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Title: Evidence for thalamic regulation of frontal interactions in human cognitive flexibility
Interactions across frontal cortex are critical for cognition. Animal studies suggest a role for mediodorsal thalamus (MD) in these interactions, but the computations performed and direct relevance to human decision making are unclear. Here, inspired by animal work, we extended a neural model of an executive frontal-MD network and trained it on a human decision-making task for which neuroimaging data were collected. Using a biologically-plausible learning rule, we found that the model MD thalamus compressed its cortical inputs (dorsolateral prefrontal cortex, dlPFC) underlying stimulus-response representations. Through direct feedback to dlPFC, this thalamic operation efficiently partitioned cortical activity patterns and enhanced task switching across different contingencies. To account for interactions with other frontal regions, we expanded the model to compute higher-order strategy signals outside dlPFC, and found that the MD offered a more efficient route for such signals to switch dlPFC activity patterns. Human fMRI data provided evidence that the MD engaged in feedback to dlPFC, and had a role in routing orbitofrontal cortex inputs when subjects switched behavioral strategy. Collectively, our findings contribute to the emerging evidence for thalamic regulation of frontal interactions in the human brain.  more » « less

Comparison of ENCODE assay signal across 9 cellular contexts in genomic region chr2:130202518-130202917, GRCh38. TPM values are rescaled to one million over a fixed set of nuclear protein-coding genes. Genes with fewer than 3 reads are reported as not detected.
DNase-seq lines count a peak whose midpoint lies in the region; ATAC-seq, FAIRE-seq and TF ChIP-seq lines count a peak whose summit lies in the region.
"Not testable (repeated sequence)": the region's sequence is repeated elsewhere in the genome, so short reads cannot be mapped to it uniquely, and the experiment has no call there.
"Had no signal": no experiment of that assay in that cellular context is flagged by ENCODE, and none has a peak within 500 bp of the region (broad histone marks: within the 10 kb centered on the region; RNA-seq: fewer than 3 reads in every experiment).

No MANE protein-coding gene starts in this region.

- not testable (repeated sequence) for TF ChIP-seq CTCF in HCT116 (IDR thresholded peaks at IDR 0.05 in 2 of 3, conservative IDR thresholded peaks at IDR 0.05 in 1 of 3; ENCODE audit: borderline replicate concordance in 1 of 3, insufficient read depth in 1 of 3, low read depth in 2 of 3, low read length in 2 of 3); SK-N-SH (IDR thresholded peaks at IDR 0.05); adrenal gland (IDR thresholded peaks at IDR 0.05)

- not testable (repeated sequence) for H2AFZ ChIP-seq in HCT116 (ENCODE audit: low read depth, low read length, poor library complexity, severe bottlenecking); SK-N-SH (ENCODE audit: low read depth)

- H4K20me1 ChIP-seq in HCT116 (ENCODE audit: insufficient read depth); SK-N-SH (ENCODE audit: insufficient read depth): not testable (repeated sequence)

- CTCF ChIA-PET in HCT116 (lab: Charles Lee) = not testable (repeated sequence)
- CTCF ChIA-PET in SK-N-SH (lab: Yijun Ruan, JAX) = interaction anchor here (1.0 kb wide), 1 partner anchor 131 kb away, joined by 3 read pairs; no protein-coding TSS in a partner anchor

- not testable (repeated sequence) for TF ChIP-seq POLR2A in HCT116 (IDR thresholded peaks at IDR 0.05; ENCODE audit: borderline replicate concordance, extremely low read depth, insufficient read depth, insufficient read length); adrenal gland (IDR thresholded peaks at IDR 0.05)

Award ID(s):
2139936 2003830 1810758
Author(s) / Creator(s):
; ; ; ;
Date Published:
Journal Name:
PLOS computational biology
Medium: X
Sponsoring Org:
National Science Foundation
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